Advani asserted the Nagpur man’s re-election would compromise party’s campaign against graft
Ajay Singh | January 23, 2013
The run-up to the election of the BJP president over the past six months had all the elements of a thriller. Nitin Gadkari’s re-election for the second term was considered a foregone conclusion; facilitated by his most powerful mentors in the RSS who seem hell-bent on micro-managing the BJP affairs. The front-ranking leadership of the party showed its characteristic timidity and almost surrendered before the RSS.
As the script seemed almost finalised and the stage was being set for Gadkari’s re-election on Tuesday, the RSS appeared to have forgotten the old adage that a day is long time in politics. By the evening, Gadkari was edged out and Rajnath Singh emerged as the consensus candidate for the party’s top post. On Wednesday, he was finally elected unopposed for the second time within three years.
What exactly transpired in those crucial 12 hours that sealed Gadkari’s fate? Those aware of the BJP politics knew it too well that Gadkari’s imposition as the party president was guided by a singular impulse of RSS chief Mohan Bhagwat: to establish his hegemony over the party. Despite the fact that Gadkari’s unacceptability as the party head among the cadre was quite known, the RSS’s stubbornness to persist with its choice rankled a large section of the leadership.
This feeling of angst and uneasiness among the cadre was assessed silently by the party veteran LK Advani who gave an unambiguous message to the RSS that Gadkari’s continuation was simply untenable. Insiders say that Advani was quite categorical in his assertion that Gadkari’s continuation as the BJP chief would severely compromise the party’s position and blunt its campaign against corruption. Initially, the RSS tried to brush aside Advani’s objections as the old man’s ranting against it and Gadkari who grounded the veteran leader’s fascination to see himself as future prime minister.
Given Advani’s long experience in politics and his skills as a hard bargainer, the RSS soon realised that its underestimation of Advani’s strength was a mistake. This realisation became all the more evident when the income tax department conducted raids on Gadkari’s premises and stories about the mysterious death of a young girl in his car about three years ago in Nagpur started circulating in the media. For the first time, the RSS realised its position on morality and ethics vis-a-vis Advani and the BJP leadership was dubious. Insiders admit that after the I-T raids at Gadkari’s premises as well as Yashwant Sinha and Mahesh Jethmalani’s attempt to file nominations against Gadkari, Mohan Bhagwat realised for the first time his vulnerability in running the BJP affairs. Bhagwat blinked and gave up his insistence on Gadkari.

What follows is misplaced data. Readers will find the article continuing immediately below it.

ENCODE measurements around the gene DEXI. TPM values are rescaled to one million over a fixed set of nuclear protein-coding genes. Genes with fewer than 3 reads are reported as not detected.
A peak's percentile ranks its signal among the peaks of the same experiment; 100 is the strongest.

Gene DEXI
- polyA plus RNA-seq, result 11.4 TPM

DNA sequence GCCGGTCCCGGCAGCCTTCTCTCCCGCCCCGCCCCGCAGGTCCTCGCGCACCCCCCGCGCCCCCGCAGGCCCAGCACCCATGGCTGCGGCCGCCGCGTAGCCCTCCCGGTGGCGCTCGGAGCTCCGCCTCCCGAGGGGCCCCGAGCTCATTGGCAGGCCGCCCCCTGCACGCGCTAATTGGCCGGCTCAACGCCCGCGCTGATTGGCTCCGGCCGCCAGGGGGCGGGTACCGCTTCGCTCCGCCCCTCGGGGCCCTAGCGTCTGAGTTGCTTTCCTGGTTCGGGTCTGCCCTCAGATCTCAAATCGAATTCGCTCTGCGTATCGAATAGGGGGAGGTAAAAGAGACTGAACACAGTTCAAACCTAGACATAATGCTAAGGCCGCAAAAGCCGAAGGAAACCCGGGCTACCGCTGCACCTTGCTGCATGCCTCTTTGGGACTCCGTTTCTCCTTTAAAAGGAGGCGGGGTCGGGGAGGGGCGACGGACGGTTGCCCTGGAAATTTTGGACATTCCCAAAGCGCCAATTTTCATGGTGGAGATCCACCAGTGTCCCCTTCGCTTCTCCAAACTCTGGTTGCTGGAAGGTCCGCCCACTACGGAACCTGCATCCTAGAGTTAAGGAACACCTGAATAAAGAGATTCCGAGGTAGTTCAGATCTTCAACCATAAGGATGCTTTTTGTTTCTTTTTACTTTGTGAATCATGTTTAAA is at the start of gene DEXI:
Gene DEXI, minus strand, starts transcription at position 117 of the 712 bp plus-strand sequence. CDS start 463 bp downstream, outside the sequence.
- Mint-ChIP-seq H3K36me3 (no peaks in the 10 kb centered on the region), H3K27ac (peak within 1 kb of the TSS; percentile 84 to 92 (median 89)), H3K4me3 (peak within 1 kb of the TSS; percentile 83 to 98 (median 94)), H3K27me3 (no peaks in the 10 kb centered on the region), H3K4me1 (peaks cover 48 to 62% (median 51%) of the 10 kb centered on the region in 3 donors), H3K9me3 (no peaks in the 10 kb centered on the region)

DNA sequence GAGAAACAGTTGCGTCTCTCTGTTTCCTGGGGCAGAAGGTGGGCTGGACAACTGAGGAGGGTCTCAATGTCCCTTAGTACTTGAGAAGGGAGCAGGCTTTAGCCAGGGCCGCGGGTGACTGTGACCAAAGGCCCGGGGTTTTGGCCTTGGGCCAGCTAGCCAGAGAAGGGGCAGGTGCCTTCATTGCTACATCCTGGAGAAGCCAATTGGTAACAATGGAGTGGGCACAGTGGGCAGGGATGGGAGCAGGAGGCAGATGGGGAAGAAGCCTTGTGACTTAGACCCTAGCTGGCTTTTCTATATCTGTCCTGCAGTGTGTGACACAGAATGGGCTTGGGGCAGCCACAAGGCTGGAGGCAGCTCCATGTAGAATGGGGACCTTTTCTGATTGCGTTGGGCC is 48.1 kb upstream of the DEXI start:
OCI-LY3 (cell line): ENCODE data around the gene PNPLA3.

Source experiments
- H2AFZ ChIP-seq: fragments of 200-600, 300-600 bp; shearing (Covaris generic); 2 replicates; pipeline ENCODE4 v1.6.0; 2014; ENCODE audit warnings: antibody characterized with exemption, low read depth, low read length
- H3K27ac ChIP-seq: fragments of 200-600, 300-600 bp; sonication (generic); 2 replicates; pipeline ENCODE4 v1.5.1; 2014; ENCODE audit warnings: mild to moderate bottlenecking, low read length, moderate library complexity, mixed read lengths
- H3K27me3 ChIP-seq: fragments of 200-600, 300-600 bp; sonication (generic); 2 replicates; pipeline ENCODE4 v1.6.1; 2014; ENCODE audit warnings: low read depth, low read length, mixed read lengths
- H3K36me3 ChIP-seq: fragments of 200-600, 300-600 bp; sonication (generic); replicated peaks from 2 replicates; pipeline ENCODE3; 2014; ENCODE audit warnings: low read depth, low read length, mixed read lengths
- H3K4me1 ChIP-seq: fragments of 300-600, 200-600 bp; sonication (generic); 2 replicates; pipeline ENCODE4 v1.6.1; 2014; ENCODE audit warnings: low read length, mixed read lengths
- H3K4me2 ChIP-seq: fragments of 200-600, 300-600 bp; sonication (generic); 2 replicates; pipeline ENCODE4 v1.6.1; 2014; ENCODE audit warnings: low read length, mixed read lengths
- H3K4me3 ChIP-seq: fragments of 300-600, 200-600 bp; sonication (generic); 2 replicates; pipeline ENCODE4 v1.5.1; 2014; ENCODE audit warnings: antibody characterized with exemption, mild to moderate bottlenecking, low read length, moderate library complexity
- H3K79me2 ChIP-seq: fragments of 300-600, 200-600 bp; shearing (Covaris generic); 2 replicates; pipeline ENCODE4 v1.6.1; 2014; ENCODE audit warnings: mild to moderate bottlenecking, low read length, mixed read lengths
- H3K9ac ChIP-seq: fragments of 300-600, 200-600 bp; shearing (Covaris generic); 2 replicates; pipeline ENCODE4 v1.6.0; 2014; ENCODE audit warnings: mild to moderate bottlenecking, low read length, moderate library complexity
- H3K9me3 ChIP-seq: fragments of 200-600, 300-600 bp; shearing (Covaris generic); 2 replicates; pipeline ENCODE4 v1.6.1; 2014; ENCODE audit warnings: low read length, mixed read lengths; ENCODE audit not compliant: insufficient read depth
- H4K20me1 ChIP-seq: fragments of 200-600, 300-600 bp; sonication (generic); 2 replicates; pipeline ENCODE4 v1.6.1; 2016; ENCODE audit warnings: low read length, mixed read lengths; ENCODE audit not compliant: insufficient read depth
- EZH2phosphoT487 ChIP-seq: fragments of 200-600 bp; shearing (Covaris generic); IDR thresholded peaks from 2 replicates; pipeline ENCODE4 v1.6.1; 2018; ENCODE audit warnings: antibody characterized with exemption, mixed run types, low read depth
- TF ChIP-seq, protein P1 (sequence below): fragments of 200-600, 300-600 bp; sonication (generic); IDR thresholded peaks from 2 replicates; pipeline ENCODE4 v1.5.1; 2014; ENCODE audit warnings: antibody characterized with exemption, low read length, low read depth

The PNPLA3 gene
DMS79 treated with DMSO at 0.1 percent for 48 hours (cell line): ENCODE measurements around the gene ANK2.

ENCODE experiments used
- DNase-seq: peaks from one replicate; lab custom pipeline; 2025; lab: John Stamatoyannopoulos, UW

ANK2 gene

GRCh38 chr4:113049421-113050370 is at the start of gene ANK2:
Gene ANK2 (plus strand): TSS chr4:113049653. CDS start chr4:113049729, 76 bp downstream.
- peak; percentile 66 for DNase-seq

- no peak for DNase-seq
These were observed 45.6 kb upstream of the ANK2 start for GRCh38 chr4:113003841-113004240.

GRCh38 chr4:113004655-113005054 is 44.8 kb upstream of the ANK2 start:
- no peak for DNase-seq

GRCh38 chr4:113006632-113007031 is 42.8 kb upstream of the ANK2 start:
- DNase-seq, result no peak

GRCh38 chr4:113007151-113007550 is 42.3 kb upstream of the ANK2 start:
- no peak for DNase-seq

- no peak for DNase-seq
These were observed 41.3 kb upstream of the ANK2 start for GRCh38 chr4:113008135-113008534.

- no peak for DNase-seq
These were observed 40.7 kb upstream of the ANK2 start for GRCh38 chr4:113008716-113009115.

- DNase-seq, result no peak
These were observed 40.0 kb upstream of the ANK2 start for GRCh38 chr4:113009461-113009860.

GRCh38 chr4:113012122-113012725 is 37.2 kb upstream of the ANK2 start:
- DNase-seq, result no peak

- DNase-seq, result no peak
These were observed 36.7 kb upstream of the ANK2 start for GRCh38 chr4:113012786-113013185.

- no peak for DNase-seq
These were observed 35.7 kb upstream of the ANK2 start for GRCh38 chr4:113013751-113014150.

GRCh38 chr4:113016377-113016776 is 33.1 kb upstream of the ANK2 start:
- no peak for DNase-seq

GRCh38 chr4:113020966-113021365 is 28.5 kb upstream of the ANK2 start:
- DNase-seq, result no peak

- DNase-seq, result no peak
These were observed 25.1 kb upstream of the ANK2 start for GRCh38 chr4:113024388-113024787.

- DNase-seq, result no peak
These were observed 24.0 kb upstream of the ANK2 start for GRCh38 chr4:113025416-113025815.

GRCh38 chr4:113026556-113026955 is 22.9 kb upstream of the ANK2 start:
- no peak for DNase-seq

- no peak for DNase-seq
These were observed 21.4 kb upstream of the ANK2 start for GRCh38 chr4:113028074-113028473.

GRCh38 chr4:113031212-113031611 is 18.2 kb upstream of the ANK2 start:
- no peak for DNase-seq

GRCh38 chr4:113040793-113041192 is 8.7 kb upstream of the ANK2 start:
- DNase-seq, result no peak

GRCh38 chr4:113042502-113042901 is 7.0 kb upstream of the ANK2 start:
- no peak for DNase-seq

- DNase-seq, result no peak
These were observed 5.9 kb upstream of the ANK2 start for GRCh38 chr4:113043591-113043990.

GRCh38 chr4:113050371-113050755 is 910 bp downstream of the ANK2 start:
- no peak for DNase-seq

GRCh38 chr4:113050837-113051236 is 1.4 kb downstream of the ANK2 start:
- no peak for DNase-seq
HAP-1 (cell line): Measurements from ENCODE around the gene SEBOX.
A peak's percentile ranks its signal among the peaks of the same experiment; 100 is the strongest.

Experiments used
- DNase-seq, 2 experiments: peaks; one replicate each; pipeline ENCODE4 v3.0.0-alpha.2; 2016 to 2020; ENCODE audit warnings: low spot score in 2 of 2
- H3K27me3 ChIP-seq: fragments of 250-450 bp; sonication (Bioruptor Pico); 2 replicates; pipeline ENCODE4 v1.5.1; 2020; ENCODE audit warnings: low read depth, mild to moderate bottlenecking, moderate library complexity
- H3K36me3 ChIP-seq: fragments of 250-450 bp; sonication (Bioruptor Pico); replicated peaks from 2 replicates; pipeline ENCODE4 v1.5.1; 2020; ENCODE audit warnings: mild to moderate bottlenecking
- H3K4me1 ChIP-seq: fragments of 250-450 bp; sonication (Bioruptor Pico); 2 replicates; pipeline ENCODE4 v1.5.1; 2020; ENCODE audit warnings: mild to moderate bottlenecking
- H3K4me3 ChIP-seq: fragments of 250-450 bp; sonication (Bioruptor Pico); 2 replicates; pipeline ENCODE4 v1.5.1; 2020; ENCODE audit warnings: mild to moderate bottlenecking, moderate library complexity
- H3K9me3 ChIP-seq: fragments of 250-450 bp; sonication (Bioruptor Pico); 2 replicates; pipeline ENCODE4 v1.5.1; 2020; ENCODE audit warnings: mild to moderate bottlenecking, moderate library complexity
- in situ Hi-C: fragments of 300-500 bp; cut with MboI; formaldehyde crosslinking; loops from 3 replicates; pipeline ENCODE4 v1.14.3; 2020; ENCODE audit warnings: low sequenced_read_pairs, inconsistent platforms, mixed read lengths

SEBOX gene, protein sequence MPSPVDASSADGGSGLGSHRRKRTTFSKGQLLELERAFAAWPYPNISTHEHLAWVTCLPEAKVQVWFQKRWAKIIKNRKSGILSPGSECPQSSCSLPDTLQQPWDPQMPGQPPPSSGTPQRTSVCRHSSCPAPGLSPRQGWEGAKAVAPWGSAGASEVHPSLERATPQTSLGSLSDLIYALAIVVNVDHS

There are all indications that Rajnath Singh’s unanimous election was not without hiccups. Singh in his earlier stint as the BJP chief (2006-10) was seen as the RSS’s poster boy running against Advani and those perceived to be close to him. He was instrumental in removing Gujarat chief minister Narendra Modi from the party’s powerful decision-making body, the central parliamentary board (CPB), in 2007. Singh’s running feud with Arun Jaitley over inclusion of the Delhi businessman Sudhanshu Mittal in the party’s decision-making body was an open secret. By all accounts, Singh was known for kowtowing to the RSS’s diktats.
However, in the given circumstance, Singh’s antecedents appear to be a buried chapter as he assiduously cultivated his relations with Modi, Jaitley and Sushma Swaraj, and showed adequate deference to Advani. At the same time, he played the role of a troubleshooter for the RSS and held discussions with all these leaders to neutralise their hostility against Gadkari. In the emerging scenario, he was equally at ease with the RSS as with the BJP leadership opposed to Gadkari. His “studied neutrality” in the whole affair stood him in good stead. Given his own stature as former UP chief minister and union minister, Singh is not a political lightweight either who can be dismissed easily.
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